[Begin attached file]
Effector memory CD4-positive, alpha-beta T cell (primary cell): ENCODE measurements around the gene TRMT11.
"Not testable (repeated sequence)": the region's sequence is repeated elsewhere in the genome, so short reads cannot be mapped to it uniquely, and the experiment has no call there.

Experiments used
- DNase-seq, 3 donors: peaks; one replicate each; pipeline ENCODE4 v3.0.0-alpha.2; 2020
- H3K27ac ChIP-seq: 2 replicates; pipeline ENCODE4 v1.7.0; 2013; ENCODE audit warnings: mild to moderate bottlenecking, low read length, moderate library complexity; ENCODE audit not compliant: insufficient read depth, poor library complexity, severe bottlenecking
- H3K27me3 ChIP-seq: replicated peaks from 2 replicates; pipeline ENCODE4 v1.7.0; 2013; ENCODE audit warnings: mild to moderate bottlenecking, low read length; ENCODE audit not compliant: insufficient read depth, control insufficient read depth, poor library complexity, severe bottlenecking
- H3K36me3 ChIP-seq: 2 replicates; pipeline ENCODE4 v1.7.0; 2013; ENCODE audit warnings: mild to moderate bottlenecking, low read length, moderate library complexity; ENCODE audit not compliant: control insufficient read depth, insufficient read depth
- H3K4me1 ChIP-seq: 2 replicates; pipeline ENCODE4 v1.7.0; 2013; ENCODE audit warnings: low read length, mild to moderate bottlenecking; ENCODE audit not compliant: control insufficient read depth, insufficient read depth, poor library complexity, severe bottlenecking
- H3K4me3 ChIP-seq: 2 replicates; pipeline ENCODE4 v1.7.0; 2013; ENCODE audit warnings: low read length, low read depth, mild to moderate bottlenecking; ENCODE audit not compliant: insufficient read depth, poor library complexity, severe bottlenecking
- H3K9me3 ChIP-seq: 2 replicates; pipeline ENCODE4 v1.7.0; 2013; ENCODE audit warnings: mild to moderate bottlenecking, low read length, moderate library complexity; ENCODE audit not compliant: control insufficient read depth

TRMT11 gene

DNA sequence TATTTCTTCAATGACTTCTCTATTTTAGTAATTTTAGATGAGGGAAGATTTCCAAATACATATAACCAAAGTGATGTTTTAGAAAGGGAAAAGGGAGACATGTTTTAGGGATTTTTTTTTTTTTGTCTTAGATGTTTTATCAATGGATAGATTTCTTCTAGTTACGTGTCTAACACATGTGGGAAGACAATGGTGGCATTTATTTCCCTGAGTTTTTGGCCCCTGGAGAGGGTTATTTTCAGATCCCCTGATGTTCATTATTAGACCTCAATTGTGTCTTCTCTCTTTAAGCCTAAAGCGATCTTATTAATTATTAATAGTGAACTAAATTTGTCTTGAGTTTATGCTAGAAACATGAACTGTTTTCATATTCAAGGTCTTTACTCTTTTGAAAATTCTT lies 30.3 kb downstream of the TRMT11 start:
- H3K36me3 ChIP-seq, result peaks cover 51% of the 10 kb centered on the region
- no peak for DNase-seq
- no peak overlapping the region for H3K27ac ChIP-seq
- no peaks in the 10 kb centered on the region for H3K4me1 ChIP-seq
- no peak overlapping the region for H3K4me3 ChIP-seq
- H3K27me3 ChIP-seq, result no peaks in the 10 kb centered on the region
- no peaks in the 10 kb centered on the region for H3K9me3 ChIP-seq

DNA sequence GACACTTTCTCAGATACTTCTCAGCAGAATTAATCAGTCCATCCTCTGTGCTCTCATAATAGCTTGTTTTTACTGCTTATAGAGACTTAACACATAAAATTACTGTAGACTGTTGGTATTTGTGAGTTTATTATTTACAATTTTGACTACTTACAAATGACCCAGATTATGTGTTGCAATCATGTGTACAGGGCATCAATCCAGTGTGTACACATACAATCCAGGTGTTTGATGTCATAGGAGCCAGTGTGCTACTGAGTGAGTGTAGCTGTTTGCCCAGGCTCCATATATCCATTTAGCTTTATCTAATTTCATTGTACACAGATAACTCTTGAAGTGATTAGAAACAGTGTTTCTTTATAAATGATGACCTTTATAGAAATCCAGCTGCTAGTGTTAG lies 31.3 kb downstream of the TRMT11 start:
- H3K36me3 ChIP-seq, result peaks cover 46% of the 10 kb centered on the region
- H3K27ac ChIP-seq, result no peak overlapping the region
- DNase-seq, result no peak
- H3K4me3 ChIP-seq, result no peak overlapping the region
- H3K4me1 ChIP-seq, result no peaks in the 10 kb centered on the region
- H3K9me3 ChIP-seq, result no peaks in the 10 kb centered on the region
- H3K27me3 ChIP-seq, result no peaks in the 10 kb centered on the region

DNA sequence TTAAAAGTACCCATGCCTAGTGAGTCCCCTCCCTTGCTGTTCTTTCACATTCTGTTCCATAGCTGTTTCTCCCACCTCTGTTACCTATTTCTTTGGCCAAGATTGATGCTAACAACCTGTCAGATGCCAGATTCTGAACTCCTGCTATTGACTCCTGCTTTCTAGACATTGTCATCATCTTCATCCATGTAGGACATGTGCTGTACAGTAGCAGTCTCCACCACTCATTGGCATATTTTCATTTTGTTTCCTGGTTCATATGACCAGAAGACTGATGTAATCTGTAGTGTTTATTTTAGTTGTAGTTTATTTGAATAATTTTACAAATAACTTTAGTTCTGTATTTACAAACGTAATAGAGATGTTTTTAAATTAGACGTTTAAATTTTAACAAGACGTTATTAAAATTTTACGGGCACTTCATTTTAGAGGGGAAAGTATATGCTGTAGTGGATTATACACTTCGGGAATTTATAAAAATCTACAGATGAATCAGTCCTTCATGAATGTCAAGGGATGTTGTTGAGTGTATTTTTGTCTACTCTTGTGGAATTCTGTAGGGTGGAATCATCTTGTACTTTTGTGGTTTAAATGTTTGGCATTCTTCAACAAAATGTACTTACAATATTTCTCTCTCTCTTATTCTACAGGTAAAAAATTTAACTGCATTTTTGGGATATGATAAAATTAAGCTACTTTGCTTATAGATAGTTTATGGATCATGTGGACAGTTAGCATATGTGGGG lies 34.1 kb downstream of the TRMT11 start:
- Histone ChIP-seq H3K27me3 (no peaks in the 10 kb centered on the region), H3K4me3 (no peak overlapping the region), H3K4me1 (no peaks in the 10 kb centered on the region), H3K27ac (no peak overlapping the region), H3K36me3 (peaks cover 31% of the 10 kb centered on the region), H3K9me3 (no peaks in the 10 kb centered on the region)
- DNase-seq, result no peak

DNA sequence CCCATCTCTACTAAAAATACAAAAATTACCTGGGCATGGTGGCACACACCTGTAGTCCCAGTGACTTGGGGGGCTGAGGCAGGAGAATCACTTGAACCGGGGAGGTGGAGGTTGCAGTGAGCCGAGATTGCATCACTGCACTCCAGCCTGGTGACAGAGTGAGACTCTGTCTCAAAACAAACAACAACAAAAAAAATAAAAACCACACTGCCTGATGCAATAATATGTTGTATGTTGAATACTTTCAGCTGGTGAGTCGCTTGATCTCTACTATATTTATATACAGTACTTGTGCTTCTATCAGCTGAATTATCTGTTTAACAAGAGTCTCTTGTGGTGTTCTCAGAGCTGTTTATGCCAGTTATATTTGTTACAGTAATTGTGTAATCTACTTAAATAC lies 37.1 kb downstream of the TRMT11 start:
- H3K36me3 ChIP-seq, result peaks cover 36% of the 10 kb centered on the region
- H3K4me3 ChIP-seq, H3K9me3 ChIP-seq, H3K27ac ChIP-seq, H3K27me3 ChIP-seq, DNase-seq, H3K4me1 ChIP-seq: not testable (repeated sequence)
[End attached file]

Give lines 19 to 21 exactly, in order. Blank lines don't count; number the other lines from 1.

- no peaks in the 10 kb centered on the region for H3K9me3 ChIP-seq

DNA sequence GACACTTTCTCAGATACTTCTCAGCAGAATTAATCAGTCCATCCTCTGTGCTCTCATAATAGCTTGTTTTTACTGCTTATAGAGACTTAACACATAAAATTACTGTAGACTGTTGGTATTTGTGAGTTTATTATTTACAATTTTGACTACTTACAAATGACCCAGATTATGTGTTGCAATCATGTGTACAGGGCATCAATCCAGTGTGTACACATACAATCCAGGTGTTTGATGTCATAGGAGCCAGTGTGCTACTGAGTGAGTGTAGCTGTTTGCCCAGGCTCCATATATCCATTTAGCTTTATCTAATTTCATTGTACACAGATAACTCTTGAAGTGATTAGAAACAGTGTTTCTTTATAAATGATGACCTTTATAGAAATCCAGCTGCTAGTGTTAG lies 31.3 kb downstream of the TRMT11 start:
- H3K36me3 ChIP-seq, result peaks cover 46% of the 10 kb centered on the region